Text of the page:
The Price Trap
“How much will my property rent for?”, “What is it worth?” “Should I increase the weekly rent? and if so, by how much?”
These are questions that we hear and provide appraisals and advice on every day.
How much will my property rent for?
Supply and demand determines the achievable rent of a property. When the demand of tenants is high and there are limited properties for rent, the weekly rent achievable can increase. The best way to determine the rent is by conducting a Comparative Market Analysis (CMA) on what other similar properties are renting for in the area. This research can be undertaken by looking at public rent websites.
What is my property worth?
Once again, this is determined by supply and demand of the buyer and how emotionally attached they become to a property. The best way to determine the sale price is by conducting a CMA on properties sold in the area, rather than the sale price. It is easy for an agent to list a property for sale at any price. But, is it going to sell?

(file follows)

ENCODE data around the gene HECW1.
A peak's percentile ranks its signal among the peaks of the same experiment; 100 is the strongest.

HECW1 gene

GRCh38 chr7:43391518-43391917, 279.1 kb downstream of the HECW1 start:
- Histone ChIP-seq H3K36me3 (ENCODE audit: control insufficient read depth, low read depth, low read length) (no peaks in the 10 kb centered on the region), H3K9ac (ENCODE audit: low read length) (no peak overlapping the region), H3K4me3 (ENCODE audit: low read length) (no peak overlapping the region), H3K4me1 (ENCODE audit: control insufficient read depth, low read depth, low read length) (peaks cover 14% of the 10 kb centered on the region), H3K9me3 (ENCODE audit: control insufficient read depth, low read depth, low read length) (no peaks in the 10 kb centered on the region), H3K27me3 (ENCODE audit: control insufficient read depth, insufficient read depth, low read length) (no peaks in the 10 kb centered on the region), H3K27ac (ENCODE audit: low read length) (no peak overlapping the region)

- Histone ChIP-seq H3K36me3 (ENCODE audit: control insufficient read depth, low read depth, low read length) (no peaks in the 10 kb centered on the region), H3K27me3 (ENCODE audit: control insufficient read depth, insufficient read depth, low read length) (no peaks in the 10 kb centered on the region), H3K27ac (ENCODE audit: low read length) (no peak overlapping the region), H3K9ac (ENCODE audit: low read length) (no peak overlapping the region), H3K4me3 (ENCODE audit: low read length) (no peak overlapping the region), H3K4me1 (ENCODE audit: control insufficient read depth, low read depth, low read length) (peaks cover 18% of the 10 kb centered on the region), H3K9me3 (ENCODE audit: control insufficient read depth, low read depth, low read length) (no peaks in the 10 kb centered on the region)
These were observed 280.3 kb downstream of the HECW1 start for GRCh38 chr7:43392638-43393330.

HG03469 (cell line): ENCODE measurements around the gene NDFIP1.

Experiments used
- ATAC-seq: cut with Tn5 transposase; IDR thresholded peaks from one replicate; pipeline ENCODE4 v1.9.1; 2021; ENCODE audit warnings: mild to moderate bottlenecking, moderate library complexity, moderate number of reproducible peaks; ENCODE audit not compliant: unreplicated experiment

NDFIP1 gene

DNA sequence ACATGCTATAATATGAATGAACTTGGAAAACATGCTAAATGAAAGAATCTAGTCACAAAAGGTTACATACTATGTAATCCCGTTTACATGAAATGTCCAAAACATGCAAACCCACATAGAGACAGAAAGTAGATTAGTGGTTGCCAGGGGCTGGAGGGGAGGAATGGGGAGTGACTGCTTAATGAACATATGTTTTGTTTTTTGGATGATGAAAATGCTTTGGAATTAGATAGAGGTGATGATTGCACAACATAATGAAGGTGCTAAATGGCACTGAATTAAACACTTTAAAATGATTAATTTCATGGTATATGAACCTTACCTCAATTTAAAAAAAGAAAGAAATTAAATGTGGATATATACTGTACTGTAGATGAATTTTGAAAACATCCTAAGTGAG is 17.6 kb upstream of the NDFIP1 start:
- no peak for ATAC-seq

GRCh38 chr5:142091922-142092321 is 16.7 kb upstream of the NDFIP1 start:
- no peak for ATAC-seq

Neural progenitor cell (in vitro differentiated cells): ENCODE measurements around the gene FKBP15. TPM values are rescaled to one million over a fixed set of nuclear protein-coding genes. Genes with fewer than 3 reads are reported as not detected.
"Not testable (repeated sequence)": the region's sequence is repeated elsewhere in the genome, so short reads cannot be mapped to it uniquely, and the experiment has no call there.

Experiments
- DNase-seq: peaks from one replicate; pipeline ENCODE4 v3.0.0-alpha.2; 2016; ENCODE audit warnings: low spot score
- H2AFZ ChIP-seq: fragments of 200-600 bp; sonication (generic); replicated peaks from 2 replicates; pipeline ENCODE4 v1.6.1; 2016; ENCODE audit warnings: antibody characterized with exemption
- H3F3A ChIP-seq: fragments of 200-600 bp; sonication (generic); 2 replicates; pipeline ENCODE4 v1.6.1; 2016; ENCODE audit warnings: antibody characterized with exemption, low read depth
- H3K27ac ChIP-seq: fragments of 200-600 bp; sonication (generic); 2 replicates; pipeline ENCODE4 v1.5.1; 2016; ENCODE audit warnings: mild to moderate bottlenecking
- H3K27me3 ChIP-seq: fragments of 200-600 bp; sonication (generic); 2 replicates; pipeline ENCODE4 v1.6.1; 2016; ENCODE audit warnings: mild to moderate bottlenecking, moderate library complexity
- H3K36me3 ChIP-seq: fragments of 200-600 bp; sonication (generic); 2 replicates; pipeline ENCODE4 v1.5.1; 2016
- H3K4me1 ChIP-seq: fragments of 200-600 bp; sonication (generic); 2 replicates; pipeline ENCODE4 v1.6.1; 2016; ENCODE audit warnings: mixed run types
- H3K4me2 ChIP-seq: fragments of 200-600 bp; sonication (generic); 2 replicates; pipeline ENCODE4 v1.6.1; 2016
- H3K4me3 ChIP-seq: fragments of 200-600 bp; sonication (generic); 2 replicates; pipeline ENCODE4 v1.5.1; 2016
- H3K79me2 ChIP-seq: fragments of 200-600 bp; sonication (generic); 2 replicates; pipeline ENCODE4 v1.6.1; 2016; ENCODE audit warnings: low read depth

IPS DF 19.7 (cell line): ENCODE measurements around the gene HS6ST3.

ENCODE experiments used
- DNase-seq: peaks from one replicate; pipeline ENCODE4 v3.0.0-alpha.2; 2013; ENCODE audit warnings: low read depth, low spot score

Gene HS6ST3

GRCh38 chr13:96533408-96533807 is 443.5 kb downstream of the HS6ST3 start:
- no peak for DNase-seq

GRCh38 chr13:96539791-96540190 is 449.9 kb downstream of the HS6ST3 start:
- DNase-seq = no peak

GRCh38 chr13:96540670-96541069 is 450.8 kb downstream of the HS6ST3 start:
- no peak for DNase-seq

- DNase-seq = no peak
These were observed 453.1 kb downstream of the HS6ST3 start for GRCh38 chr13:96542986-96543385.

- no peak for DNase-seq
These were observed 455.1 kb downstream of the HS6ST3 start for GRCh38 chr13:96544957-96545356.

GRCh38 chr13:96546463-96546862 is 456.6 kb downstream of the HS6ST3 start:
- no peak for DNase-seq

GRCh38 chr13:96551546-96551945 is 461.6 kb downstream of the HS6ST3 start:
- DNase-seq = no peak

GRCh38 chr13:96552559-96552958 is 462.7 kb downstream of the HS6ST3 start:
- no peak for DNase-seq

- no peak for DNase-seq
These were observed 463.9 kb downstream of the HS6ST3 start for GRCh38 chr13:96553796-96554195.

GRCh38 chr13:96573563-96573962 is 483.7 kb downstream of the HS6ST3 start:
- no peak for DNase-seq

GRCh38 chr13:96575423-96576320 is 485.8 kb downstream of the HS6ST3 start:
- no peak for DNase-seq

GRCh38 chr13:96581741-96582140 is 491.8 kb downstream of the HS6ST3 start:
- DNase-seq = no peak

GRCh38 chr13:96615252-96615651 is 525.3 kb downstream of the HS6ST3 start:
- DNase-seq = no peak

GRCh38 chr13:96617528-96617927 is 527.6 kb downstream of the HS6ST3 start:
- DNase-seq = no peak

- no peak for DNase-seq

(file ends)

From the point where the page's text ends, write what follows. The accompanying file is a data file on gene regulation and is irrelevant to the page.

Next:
If you are selling your property and want a quick sale an unrealistic price can cost you additional interest and lose potential genuine buyers.
If you are renting your property an unrealistic rent can lead to long-term vacancy periods that can have a greater financial loss to you than the extra $40 per week over-priced requested increase.
So beware of the price trap. As an investor we always recommend that you do your own research in addition to the CMA information that we provide.
Should I increase the weekly rent? and if so, by how much?
Our agency recommends regular rent increases (at least one per annum) as it becomes an expectation of the tenant and avoids high increases if one has not been implemented for some time in accordance with the market. However, if they have been exceptional long-term tenants and the rent increase could result in the tenants having to leave, it may be a consideration to weigh the pros and cons of having secure tenants in comparison to possible vacancy periods and additional advertising costs.